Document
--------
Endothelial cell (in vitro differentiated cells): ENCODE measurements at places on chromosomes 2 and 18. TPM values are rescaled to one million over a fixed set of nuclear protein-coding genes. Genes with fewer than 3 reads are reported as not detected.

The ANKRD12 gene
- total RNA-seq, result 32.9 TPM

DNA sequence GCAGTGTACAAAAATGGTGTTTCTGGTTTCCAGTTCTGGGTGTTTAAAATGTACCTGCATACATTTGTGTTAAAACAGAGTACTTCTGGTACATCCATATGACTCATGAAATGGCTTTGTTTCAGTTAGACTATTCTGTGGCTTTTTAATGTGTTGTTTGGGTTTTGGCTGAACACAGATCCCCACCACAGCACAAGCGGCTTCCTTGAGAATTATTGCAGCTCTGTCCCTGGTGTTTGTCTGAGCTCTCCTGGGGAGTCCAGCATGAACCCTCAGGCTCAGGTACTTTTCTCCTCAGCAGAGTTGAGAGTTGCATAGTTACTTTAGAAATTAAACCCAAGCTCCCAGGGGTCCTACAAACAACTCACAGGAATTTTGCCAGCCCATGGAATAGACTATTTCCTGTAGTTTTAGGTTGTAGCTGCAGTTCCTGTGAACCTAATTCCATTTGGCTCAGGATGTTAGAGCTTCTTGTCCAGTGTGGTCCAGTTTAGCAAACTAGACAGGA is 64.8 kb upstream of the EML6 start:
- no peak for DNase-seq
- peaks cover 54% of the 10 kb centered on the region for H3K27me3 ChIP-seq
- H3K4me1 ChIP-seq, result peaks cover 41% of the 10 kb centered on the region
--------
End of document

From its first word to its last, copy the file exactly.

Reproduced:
Endothelial cell (in vitro differentiated cells): ENCODE measurements at places on chromosomes 2 and 18. TPM values are rescaled to one million over a fixed set of nuclear protein-coding genes. Genes with fewer than 3 reads are reported as not detected.

The ANKRD12 gene
- total RNA-seq, result 32.9 TPM

DNA sequence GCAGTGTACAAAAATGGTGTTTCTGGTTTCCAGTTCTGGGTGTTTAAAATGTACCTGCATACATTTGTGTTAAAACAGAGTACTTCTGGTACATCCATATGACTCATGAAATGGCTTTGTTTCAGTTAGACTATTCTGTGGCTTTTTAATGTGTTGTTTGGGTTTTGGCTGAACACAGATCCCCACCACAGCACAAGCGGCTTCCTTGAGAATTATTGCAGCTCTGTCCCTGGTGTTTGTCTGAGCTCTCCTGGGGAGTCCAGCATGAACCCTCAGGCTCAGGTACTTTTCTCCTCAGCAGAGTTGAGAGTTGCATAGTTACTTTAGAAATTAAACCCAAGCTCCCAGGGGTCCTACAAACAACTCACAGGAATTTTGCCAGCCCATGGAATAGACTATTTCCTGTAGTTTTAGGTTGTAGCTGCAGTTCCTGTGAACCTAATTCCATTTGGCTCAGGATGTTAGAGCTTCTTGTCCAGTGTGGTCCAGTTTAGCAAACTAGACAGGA is 64.8 kb upstream of the EML6 start:
- no peak for DNase-seq
- peaks cover 54% of the 10 kb centered on the region for H3K27me3 ChIP-seq
- H3K4me1 ChIP-seq, result peaks cover 41% of the 10 kb centered on the region